Rep. Carter added, “Impacting the lives of students on the classroom level has been an incredible experience. While leaving the classroom and my legislative position was an extremely difficult decision to make, I will now have the opportunity to extend that impact to more than 130,000 TCSG students across our state.”
Throughout her service in the state legislature, Carter has made several notable accomplishments, which have made monumental impacts on both the community and state. For example, she played a crucial role in securing funding for Valdosta State University’s construction of the Health Sciences and Business Administration building. In addition, she was the lead sponsor of the Music Investment Act of 2017, as well as the chair of the Governor’s Teacher Advisory Commission of 2016 and a working member of the Georgia HOPE scholarship and grant revision. She also served as Governor Nathan Deal’s House Floor Leader.
In recognition of her positive impact on education in Georgia, Rep. Carter has received numerous awards including Lowndes County Schools’ Distinguished Alumnus of the Year Award, the Georgia Association for Career and Technical Educators Legislator of the Year Award, and Georgia School Counselors Association Legislator of the Year Award.
Representative Carter also participates in multiple community service organizations and has been recognized for her service through several civic awards. In 2012, she received the Loyce W. Turner Public Service Award and an Above and Beyond Award from 4-H in honor of her support of youth development education. In addition, she was named Valdosta’s Woman of the Year in 2002 and Brooks County’s Woman of the Year in 2014. She also received the Liberty Bell Award from the Valdosta Bar Association, the Mac McLane Award from Leadership Lowndes, and holds an honorary state FFA degree. In 2013, Rep. Carter received the high honor of being named one of only four “Power Women” in the state by Georgia Trend Magazine.
Rep. Carter is an alumni of Leadership Lowndes, Leadership Georgia, Valdosta Junior Service League, First Lady’s Children’s Cabinet, and the Valdosta-North Rotary Club. Upon resignation, she noted she looks forward to continuing participation in her community. “Even though my work will be statewide, I will continue to reside in South Georgia,” she stated. “This is where my home and my heart are located.”
Bobby Christine has been confirmed by the United States Senate as the new United States Attorney for the Southern District of Georgia.
U.S. Sen. Johnny Isakson, R-Ga., today applauded the Senate’s unanimous confirmation of Christine.
“Bobby Christine has served our state and nation in countless ways, including in the U.S. military as Judge Advocate General in Iraq, and I look forward to his continued service as U.S. attorney,” Isakson said in a news release from his office. “I applaud the Senate for its bipartisan unanimous confirmation of Bobby, and I am proud that he will be serving in this important role.”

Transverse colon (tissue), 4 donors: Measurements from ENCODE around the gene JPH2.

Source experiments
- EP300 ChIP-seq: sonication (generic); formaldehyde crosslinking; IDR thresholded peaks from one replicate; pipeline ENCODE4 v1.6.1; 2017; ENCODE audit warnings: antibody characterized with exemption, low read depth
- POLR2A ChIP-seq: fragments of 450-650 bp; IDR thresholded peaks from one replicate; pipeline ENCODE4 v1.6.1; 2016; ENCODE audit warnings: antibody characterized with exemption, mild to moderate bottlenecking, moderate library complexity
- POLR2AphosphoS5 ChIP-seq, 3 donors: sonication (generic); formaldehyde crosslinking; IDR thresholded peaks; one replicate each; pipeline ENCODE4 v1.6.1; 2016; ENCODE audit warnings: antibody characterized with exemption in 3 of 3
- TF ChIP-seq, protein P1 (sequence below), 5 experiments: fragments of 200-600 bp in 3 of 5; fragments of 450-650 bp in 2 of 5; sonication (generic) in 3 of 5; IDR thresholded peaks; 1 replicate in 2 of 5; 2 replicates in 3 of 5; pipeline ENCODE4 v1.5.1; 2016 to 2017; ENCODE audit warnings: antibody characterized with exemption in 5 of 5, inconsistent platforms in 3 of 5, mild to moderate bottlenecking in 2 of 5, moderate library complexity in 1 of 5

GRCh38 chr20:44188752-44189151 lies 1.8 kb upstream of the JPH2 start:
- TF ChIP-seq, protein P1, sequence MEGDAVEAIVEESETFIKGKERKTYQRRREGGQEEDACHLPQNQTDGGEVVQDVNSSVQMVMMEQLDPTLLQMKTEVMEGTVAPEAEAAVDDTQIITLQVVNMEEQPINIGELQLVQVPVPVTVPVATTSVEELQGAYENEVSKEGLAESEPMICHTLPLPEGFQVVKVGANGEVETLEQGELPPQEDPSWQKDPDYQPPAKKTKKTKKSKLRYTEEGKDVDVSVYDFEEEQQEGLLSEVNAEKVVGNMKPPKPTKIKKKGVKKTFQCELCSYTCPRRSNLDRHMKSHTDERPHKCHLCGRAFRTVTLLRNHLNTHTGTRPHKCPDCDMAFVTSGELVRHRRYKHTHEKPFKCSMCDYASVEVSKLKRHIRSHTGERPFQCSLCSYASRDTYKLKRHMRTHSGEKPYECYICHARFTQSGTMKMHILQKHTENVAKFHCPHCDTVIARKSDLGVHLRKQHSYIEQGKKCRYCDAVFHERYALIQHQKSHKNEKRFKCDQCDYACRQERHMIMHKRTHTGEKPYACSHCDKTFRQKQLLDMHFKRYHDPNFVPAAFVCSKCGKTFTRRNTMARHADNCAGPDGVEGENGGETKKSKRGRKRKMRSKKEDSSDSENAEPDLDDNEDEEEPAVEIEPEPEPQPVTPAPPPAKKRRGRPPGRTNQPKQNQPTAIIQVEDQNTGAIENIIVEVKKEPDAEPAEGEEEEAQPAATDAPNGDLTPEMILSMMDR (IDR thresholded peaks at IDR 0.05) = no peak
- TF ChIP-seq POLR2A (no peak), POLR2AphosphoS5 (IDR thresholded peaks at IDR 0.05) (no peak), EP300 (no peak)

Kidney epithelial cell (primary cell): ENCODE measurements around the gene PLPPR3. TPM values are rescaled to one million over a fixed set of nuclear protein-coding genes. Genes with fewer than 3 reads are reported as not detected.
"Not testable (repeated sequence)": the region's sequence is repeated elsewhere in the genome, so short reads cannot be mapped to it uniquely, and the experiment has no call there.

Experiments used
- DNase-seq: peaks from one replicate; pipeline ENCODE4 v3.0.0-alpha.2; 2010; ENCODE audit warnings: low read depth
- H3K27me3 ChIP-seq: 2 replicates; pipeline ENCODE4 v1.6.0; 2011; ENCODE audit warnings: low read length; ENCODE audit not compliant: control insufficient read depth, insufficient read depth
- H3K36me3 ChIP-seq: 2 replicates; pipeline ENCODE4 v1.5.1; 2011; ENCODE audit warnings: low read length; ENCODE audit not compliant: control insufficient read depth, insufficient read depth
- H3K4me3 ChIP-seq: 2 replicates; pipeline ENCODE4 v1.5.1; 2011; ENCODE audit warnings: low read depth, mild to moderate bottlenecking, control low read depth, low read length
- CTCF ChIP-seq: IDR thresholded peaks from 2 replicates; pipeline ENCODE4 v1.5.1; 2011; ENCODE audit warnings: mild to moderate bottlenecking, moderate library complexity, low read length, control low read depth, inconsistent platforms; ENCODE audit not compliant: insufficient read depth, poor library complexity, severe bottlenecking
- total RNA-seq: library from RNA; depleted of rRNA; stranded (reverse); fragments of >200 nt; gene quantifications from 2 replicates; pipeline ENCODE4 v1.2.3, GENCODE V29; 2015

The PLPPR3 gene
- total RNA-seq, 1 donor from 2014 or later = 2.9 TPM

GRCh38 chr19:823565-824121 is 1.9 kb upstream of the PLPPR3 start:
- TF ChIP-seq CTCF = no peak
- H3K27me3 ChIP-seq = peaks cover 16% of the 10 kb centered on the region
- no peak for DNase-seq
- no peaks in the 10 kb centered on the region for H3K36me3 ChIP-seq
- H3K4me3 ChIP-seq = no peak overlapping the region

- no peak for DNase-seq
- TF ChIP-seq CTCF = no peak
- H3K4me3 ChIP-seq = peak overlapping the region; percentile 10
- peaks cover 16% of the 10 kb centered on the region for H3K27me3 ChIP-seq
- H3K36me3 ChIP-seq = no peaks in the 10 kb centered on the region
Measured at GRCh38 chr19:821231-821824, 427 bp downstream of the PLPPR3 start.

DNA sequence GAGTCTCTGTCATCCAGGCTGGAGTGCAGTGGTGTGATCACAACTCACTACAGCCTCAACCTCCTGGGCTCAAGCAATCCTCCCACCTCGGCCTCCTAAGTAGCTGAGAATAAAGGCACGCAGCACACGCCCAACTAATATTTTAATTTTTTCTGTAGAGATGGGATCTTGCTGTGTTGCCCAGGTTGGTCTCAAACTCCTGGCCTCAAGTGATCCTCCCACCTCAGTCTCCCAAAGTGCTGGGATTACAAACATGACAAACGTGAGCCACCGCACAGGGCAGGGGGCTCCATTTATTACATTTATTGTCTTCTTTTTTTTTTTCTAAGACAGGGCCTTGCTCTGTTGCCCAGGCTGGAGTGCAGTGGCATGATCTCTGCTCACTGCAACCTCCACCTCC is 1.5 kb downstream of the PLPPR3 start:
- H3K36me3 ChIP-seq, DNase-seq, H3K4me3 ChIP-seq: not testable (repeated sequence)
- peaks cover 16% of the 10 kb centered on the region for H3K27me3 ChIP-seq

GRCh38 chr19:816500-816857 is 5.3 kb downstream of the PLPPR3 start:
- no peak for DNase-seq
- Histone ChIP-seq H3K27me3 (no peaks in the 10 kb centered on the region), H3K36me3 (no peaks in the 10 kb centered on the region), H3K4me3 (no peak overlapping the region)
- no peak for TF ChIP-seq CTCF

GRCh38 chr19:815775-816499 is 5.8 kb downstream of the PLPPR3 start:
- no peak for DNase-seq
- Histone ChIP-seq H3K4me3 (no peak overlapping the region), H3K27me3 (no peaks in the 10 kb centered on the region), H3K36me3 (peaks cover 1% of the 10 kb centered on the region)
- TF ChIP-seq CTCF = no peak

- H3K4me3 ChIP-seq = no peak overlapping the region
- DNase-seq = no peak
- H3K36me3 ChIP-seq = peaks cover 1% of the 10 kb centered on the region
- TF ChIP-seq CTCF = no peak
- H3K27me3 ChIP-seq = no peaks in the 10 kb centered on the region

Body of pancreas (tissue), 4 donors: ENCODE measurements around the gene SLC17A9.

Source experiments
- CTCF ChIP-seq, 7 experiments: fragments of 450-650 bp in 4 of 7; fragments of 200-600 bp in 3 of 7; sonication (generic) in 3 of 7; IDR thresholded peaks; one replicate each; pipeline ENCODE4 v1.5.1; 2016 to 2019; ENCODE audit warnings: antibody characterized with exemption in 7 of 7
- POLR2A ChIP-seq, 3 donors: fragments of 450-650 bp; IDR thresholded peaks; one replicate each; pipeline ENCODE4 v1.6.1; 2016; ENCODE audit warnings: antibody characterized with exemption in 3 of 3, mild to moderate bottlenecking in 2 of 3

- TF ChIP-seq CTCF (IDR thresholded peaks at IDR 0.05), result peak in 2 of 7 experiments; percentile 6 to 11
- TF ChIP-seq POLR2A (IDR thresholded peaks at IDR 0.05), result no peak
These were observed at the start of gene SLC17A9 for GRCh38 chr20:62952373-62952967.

Christine replaced Augusta attorney Ed Tarver, who was appointed by President Obama to the job in 2009. Tarver was one of the 46 U.S. attorneys asked to resign by President Trump when he took office.
The Southern District of Georgia includes 43 of Georgia’s 159 counties in the southeastern region of the state.
Former First Daughters Jenna Bush Hager and Barbara Pierce Bush will be in Metro Atlanta this weekend on a book tour.
[Their book] “Sisters First” may help put an end to that. Less celebrity tell-all than a raising of the blinds on two simultaneously intertwined and independent lives, the book largely comprises alternating chapters written by Hager Bush and her sister, Barbara Pierce Bush.
The fraternal twin daughters of former President George W. Bush and his wife, Laura, will headline a sold-out event at the Book Festival of the MJCCA on Saturday night. They’ll be “in conversation” with best-selling novelist and Atlantan Emily Giffin.
At Georgetown University, Congressman John Lewis (D-Atlanta) called the Trump Administration “hell on wheels.”
Republican Businessman Clay Tippins has kicked off his campaign for Governor.
Clay Tippins, 44, formally entered the race Wednesday to succeed a term-limited Gov. Nathan Deal. He enters the race as a virtual blank slate, with no public profile or voting record, little name recognition and without the huge trove of cash needed to finance his campaign on his own.
A graduate of Shiloh High School, Tippins was captain of Stanford University’s swim team and joined the elite Navy SEALs shortly after graduating. In the mid-2000s, he re-enlisted in the Navy Reserves and was recently dispatched to Iraq for a counter-terrorism tour of duty.
He’s now an executive vice president of Capgemini, the global consulting firm, and lives with his wife and two kids in Buckhead.
Tippins kicked off his campaign at his Buckhead headquarters and dozens of supporters, including his uncle, state Sen. Lindsey Tippins. He compared the campaign to a “mission” that he’s determined to successfully carry out.